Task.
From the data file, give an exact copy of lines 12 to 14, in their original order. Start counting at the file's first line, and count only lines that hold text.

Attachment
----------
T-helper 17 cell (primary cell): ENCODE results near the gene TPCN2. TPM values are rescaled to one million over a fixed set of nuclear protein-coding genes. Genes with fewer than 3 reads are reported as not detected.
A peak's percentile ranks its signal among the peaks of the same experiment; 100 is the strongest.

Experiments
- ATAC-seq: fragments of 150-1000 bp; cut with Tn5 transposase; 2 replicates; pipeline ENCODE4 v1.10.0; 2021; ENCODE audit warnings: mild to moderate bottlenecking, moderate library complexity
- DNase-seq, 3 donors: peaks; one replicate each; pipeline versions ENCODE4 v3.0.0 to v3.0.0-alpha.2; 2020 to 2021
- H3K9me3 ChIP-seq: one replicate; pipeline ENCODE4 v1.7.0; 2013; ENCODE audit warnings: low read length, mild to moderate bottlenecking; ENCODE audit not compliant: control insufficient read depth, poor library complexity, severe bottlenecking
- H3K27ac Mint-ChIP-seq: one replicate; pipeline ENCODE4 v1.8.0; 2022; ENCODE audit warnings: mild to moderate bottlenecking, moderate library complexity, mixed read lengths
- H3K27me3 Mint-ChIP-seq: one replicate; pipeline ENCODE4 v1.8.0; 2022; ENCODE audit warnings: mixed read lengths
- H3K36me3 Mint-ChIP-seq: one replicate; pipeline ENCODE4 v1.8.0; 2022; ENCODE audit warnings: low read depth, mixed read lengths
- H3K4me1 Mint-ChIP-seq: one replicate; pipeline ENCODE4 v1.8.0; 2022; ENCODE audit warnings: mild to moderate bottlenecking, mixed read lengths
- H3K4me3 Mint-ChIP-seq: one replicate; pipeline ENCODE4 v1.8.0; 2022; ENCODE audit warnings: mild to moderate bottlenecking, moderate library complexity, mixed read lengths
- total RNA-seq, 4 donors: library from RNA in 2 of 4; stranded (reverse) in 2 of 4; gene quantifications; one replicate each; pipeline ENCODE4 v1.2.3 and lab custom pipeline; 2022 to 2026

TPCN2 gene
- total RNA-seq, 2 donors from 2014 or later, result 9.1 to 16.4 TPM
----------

- total RNA-seq, 4 donors: library from RNA in 2 of 4; stranded (reverse) in 2 of 4; gene quantifications; one replicate each; pipeline ENCODE4 v1.2.3 and lab custom pipeline; 2022 to 2026

TPCN2 gene
- total RNA-seq, 2 donors from 2014 or later, result 9.1 to 16.4 TPM